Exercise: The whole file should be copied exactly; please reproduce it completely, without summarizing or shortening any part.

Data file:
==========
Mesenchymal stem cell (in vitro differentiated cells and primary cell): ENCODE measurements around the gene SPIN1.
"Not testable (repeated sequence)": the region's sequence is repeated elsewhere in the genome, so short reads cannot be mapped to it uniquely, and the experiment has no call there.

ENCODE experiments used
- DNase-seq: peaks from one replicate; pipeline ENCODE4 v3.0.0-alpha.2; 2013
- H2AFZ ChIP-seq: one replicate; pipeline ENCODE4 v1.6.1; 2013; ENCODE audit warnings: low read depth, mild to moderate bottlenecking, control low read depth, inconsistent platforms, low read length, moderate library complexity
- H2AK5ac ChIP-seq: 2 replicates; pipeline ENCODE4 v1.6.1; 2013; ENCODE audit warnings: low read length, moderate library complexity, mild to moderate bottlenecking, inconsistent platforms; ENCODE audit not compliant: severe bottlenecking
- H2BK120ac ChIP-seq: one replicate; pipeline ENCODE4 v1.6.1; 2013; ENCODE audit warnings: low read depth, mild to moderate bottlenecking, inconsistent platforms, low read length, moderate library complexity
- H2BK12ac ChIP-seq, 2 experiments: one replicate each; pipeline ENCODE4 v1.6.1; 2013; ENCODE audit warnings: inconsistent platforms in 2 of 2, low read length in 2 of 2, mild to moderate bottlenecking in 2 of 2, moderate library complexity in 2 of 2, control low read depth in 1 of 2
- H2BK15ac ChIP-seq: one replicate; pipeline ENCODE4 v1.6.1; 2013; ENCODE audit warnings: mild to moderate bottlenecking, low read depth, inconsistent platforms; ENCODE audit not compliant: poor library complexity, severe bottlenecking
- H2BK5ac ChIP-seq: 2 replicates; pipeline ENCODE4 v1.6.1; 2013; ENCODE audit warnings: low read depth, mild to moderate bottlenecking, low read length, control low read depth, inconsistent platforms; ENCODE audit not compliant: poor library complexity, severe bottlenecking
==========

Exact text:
Mesenchymal stem cell (in vitro differentiated cells and primary cell): ENCODE measurements around the gene SPIN1.
"Not testable (repeated sequence)": the region's sequence is repeated elsewhere in the genome, so short reads cannot be mapped to it uniquely, and the experiment has no call there.

ENCODE experiments used
- DNase-seq: peaks from one replicate; pipeline ENCODE4 v3.0.0-alpha.2; 2013
- H2AFZ ChIP-seq: one replicate; pipeline ENCODE4 v1.6.1; 2013; ENCODE audit warnings: low read depth, mild to moderate bottlenecking, control low read depth, inconsistent platforms, low read length, moderate library complexity
- H2AK5ac ChIP-seq: 2 replicates; pipeline ENCODE4 v1.6.1; 2013; ENCODE audit warnings: low read length, moderate library complexity, mild to moderate bottlenecking, inconsistent platforms; ENCODE audit not compliant: severe bottlenecking
- H2BK120ac ChIP-seq: one replicate; pipeline ENCODE4 v1.6.1; 2013; ENCODE audit warnings: low read depth, mild to moderate bottlenecking, inconsistent platforms, low read length, moderate library complexity
- H2BK12ac ChIP-seq, 2 experiments: one replicate each; pipeline ENCODE4 v1.6.1; 2013; ENCODE audit warnings: inconsistent platforms in 2 of 2, low read length in 2 of 2, mild to moderate bottlenecking in 2 of 2, moderate library complexity in 2 of 2, control low read depth in 1 of 2
- H2BK15ac ChIP-seq: one replicate; pipeline ENCODE4 v1.6.1; 2013; ENCODE audit warnings: mild to moderate bottlenecking, low read depth, inconsistent platforms; ENCODE audit not compliant: poor library complexity, severe bottlenecking
- H2BK5ac ChIP-seq: 2 replicates; pipeline ENCODE4 v1.6.1; 2013; ENCODE audit warnings: low read depth, mild to moderate bottlenecking, low read length, control low read depth, inconsistent platforms; ENCODE audit not compliant: poor library complexity, severe bottlenecking